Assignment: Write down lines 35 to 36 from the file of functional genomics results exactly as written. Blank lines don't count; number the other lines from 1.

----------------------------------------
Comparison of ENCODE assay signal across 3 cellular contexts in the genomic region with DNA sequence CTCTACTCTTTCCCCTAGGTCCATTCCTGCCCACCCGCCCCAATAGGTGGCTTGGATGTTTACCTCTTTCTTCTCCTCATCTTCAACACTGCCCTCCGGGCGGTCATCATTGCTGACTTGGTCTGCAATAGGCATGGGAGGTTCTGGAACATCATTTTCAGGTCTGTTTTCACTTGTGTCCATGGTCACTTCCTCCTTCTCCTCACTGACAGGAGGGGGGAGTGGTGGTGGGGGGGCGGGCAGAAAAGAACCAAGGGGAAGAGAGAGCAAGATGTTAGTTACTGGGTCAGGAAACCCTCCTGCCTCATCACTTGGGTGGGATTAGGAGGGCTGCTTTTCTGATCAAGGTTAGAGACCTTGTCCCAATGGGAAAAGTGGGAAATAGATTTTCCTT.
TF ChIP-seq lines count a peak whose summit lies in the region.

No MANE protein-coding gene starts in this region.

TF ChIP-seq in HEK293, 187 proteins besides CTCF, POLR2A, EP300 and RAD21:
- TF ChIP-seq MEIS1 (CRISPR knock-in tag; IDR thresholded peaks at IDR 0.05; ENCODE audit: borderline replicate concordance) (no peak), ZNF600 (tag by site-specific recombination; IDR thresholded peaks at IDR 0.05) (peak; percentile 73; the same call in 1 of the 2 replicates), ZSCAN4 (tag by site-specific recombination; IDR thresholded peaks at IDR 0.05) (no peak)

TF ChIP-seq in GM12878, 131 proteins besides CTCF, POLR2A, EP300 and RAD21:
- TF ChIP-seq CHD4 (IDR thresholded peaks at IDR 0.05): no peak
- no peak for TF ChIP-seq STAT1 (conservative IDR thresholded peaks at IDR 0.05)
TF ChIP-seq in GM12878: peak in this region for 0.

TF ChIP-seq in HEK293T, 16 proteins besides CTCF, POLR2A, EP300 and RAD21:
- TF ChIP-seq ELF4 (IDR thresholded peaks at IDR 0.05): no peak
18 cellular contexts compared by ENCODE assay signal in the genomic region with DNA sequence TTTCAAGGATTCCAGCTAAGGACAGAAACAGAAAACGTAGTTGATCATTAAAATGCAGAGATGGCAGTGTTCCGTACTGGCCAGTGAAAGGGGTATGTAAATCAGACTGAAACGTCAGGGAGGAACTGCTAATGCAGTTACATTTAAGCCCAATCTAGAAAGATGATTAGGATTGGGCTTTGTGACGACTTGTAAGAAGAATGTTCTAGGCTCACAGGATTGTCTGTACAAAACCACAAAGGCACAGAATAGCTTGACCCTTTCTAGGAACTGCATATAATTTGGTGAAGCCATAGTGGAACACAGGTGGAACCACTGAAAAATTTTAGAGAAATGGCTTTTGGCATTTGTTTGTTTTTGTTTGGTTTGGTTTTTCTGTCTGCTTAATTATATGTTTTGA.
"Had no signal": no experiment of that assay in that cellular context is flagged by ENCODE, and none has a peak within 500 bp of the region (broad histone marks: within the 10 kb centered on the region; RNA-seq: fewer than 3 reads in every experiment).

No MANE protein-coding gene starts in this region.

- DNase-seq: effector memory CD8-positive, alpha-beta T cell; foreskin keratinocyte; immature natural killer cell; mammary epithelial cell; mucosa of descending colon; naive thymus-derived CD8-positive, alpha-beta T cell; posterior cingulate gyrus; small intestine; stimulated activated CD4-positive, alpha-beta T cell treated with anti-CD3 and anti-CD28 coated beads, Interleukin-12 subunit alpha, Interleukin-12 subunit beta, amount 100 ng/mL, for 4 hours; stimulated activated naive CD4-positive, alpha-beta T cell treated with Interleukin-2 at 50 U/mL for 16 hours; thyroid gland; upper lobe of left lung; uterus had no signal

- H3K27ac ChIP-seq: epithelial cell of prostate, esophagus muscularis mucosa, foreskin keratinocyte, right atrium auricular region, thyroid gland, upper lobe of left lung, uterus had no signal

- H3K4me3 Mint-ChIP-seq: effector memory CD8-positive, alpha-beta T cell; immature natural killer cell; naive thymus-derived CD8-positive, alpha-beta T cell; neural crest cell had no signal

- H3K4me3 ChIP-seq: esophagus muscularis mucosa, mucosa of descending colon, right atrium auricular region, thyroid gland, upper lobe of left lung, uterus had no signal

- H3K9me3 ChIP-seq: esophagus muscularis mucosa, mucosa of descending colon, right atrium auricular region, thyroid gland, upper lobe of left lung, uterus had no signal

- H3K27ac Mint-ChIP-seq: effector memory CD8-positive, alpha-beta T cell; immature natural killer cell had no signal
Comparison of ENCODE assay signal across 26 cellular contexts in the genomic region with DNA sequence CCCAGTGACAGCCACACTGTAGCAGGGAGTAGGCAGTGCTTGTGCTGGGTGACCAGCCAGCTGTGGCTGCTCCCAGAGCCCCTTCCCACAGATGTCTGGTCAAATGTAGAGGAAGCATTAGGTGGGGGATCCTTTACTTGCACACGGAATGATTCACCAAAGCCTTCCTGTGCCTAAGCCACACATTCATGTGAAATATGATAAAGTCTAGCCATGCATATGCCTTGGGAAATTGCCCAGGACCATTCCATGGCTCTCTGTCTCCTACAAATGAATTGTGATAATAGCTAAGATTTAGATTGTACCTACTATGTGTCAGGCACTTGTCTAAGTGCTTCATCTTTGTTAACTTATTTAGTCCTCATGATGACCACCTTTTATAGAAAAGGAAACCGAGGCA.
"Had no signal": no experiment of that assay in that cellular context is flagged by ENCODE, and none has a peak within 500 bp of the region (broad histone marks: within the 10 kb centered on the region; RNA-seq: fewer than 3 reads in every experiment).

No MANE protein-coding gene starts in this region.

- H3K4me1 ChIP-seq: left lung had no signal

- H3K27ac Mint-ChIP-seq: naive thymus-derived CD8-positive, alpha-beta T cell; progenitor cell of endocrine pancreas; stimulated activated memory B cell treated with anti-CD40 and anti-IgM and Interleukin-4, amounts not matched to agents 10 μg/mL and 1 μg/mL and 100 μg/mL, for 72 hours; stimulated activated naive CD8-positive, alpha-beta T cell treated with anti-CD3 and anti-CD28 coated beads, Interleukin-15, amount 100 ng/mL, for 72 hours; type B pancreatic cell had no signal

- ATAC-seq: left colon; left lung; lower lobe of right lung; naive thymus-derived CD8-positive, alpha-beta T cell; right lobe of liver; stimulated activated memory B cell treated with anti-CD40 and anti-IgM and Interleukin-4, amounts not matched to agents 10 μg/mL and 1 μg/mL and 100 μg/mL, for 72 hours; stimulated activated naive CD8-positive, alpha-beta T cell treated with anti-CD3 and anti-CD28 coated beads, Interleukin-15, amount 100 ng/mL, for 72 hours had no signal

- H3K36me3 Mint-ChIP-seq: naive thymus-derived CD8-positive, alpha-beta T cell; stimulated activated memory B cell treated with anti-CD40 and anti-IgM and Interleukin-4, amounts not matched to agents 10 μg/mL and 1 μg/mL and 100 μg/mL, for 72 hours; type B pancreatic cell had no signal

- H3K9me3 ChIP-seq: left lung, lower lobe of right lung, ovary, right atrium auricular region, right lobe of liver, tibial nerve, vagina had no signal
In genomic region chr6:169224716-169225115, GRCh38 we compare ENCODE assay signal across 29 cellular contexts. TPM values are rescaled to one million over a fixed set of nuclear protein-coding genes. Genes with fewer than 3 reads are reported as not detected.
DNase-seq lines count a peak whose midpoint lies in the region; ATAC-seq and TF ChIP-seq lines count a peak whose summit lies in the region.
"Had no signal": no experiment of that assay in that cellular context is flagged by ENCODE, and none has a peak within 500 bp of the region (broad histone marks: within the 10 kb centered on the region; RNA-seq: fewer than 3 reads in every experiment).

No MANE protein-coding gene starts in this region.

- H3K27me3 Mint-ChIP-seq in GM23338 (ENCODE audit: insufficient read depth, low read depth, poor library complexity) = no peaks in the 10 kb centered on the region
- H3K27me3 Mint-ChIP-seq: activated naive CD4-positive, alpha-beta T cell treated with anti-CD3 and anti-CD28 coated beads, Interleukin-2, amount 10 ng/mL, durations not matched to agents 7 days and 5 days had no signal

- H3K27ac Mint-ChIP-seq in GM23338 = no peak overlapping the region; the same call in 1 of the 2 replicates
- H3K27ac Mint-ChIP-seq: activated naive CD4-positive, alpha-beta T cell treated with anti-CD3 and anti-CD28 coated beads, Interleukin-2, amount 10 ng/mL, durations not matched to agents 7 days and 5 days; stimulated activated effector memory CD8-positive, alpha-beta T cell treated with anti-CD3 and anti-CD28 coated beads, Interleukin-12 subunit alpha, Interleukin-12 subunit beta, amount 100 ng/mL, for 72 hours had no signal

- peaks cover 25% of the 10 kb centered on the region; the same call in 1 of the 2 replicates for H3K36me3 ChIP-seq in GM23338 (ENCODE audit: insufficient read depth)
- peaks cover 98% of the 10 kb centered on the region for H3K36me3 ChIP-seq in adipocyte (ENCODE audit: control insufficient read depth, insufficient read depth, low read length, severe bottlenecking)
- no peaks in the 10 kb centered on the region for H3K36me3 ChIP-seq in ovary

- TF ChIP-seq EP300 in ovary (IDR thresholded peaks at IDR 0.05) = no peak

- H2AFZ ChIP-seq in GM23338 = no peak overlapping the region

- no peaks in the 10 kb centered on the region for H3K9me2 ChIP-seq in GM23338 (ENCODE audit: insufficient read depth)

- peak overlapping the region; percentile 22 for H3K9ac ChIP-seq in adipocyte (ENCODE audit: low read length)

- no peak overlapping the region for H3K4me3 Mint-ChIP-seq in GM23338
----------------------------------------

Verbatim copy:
- H3K27ac Mint-ChIP-seq in GM23338 = no peak overlapping the region; the same call in 1 of the 2 replicates
- H3K27ac Mint-ChIP-seq: activated naive CD4-positive, alpha-beta T cell treated with anti-CD3 and anti-CD28 coated beads, Interleukin-2, amount 10 ng/mL, durations not matched to agents 7 days and 5 days; stimulated activated effector memory CD8-positive, alpha-beta T cell treated with anti-CD3 and anti-CD28 coated beads, Interleukin-12 subunit alpha, Interleukin-12 subunit beta, amount 100 ng/mL, for 72 hours had no signal